- Kelsey Hawes
After spending some of the past week complaining that he and his agencies are often at odds with Idaho Attorney General Lawrence Wasden, Gov. C.L. "Butch" Otter embraced the advice of the state's top lawyer Tuesday, vetoing Senate Bill 1342, the controversial "Bibles-in-the-classroom" measure.
Otter echoed Wasden's caution that if the bill became state law, Idaho would undoubtedly face costly litigation.
"It's in direct contravention to the Idaho Constitution," Otter said April 5.
As written, the bill was designed to "relieve any fear or anxiety for students, teachers and parents who desire to use religious texts, including the Bible, for reference purposes in public schools."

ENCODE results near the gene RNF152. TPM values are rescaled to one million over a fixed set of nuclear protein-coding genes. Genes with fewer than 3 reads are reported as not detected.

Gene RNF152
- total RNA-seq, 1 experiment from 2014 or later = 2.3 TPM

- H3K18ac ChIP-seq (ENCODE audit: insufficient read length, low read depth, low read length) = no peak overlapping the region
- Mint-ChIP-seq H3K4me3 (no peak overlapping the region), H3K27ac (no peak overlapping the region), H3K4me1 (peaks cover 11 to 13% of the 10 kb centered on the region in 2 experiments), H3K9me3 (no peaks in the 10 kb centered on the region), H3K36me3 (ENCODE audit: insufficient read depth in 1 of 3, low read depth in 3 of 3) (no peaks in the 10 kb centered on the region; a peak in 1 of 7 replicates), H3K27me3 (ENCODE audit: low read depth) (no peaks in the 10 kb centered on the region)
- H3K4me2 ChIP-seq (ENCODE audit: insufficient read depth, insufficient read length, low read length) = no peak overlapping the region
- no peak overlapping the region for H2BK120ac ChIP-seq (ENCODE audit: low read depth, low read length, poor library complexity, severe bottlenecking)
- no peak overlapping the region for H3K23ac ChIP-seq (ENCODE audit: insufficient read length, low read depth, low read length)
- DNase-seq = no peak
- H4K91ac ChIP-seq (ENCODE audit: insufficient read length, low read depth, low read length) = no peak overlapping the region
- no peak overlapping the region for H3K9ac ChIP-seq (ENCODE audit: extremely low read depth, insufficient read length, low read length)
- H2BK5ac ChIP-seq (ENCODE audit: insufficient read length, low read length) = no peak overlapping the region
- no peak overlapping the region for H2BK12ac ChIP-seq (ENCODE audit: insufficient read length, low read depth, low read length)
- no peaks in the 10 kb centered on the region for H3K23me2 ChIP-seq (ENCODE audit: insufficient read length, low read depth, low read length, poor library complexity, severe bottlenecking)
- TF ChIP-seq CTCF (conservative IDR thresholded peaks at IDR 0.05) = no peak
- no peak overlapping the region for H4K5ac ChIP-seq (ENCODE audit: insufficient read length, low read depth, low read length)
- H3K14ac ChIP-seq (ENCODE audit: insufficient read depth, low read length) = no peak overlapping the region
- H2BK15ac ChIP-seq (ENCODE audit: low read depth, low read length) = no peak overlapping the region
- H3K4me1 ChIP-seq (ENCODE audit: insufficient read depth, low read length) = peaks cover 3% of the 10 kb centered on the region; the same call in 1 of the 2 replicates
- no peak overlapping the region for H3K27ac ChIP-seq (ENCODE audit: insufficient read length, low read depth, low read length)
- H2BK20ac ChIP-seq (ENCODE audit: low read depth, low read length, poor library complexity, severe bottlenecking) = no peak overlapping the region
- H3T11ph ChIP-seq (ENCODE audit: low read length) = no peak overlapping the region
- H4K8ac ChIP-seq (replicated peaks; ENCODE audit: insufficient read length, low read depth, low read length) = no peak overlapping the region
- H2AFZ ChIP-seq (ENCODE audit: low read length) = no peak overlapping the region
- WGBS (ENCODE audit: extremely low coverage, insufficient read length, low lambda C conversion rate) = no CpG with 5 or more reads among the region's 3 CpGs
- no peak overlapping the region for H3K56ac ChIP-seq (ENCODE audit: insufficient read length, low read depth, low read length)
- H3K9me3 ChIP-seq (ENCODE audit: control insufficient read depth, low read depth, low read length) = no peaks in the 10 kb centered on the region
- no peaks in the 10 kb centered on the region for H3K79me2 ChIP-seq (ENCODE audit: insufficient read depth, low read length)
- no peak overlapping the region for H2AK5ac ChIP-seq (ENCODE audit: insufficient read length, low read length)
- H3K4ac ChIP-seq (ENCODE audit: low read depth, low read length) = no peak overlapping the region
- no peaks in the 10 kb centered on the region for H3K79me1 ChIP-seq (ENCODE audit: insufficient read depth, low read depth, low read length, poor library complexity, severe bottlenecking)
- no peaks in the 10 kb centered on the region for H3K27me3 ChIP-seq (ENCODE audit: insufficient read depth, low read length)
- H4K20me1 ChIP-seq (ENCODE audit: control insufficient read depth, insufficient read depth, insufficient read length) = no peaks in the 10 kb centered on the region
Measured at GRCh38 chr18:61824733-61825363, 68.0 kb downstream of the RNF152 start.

Even though the Idaho House and Senate passed SB 1342 by wide margins, Wasden repeatedly pointed to the Idaho Constitution, which states, "No books, papers, tracts or documents of a political, sectarian or denominational character shall be used or introduced in any schools."
Days earlier, Otter told a post-legislative press conference, "I would like to see my agencies have an attorney that they're totally satisfied with," adding, "I would relish a change," supporting a rising tide of Republican criticism of Wasden's guidance.
Meanwhile, Wasden, also a Republican, held firm, asking the Associated Press, "Do voters want attorneys who will be cheerleaders for agencies or attorneys providing legal advice based on the rule of law?"